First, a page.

• Tying in with the "missing level", it's long been rumored that there was an entire Casino level cut from the game (and replaced by the "Silo" flashback level). The evidence pointing to this includes the aforementioned missing cheat mode and the existence of several unused items in the game code, including a gold bar, casino chips and a camera. Fans have speculated that the level would have consisted of Bond planting cameras at the casino and meet with Xenia.
    • Dam, Cradle and Statue were also originally set up as 2-3 player multiplayer levels (complete with player starts and weapon spawn locations), but they can't be accessed without a cheat device. This is why Cradle has three walkways, while the real antenna only has one. The beta version also included a multiplayer version of Frigate called "destroyer," which helps to explain why the La Fayette in game appears to be an American Kidd-class destroyer. Cradle eventually became a playable multiplayer level in Goldeneye Source, a mod for Half-Life 2.
    • Ten old ZX Spectrum games from back when Rare was Ultimate Play The Game could be played in an emulator. This was apparently never intended to be on the actual release, but it was merely rendered inaccessible.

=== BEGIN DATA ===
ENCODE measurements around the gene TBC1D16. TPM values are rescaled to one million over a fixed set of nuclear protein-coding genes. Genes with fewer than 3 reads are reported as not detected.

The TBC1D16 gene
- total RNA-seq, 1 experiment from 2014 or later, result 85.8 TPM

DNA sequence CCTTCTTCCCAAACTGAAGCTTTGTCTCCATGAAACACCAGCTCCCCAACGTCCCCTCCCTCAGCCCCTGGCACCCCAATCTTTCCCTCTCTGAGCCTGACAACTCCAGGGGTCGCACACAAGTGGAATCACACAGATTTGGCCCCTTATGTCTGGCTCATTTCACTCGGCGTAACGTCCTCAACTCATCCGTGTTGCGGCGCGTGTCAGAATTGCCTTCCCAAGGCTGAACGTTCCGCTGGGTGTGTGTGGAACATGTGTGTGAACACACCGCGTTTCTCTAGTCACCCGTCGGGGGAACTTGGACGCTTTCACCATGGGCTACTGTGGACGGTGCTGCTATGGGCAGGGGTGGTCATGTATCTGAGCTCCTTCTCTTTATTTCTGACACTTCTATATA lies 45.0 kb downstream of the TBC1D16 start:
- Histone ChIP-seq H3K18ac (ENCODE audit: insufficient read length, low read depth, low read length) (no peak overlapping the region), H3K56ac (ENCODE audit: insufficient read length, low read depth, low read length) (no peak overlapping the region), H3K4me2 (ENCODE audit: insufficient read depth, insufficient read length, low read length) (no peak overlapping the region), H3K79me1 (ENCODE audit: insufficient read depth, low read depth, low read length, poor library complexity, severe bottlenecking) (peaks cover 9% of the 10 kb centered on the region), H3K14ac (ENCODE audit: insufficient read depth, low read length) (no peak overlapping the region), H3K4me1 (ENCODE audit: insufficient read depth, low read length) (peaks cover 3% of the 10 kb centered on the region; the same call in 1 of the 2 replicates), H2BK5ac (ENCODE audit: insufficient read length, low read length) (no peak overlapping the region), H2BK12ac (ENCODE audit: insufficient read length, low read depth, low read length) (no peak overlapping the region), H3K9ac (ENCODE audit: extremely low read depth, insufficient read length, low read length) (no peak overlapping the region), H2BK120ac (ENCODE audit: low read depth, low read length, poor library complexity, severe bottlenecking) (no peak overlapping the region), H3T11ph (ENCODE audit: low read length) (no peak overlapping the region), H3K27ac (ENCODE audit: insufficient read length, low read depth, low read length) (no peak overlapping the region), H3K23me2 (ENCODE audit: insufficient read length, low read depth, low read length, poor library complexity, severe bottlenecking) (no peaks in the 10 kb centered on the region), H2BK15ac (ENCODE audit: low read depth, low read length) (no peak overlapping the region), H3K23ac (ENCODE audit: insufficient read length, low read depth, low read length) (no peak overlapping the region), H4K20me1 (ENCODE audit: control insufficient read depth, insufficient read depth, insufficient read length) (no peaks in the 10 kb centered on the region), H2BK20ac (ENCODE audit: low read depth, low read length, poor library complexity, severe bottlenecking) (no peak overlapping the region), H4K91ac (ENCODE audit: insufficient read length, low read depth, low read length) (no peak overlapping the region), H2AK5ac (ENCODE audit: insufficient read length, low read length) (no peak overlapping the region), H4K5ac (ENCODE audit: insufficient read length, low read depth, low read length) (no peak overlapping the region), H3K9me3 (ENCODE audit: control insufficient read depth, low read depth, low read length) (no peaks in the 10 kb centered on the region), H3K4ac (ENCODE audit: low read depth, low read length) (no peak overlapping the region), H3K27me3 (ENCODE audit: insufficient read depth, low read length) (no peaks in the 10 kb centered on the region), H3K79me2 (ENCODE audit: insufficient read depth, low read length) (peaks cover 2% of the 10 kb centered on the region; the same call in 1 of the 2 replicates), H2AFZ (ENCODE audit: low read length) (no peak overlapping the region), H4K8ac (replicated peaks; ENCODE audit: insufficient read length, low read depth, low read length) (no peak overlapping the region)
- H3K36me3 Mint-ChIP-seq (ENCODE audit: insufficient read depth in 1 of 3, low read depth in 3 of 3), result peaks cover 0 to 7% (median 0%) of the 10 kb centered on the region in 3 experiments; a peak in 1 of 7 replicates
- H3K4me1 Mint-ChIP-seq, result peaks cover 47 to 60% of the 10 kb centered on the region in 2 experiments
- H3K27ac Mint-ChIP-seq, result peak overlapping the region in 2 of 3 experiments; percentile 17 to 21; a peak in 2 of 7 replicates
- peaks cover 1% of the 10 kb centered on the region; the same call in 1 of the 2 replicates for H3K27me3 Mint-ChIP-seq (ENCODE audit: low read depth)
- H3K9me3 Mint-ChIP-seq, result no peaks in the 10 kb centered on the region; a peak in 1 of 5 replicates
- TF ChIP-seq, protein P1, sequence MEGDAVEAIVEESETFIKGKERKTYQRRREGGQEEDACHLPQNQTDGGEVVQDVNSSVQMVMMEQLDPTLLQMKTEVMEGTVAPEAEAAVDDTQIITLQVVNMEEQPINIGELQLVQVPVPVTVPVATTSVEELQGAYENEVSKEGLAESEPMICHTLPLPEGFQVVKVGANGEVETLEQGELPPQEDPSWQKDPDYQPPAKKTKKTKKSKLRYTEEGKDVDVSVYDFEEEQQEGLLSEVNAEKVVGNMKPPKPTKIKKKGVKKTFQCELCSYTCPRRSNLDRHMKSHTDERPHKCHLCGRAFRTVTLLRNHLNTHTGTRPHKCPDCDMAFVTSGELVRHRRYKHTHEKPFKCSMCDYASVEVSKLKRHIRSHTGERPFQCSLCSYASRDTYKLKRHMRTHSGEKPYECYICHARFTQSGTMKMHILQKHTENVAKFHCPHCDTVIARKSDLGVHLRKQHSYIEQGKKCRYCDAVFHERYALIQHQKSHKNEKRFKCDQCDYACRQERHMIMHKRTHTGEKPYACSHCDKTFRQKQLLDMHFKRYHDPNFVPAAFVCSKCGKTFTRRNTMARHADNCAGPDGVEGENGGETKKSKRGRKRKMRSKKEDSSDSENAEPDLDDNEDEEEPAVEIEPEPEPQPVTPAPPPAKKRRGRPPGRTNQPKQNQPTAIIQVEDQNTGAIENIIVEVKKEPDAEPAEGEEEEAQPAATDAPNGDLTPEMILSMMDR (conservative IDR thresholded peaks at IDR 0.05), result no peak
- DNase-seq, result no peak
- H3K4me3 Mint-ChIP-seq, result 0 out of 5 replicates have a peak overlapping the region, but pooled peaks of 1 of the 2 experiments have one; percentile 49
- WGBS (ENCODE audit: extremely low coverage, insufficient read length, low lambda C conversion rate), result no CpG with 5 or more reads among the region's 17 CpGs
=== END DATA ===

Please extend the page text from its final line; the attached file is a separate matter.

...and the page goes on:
• Half-Life:
    • There were a number of enemies that were modeled, textured and coded before being cut in both Half-Life and Half-Life 2. One such monster, Mr. Friendly, was cut from the original Half-Life because his attacks would include pounding the ground to knock the player's weapon out of his hand, knocking his glasses off and raping the player to death.
    • Another monster cut from Half-Life 2 was the Hydra, which was cut because although it looked cool, it was no fun to fight since as the developer put it "You'd just see this blue blob doing something vague, then you're dead". There were also some coding issues, since it would impale whoever it attacked. A few of the areas it was meant to be fought in were reused for the beginning of the uprising in the retail game.
    • No screenshot on either of the original Half-Life or Half-Life 2 boxes actually exists in the games.
    • In c3a1 of Half-Life, noclipping at the elevator displays a fully functional elevator, but crashes the game as there's no map pointer for it.
    • The multiplayer map Crossfire, when accessed while playing story mode, has a security guard that can be interacted with. The reason for his placing remains unknown. The same map has a hidden room that is inaccessible via normal means, even in multiplayer.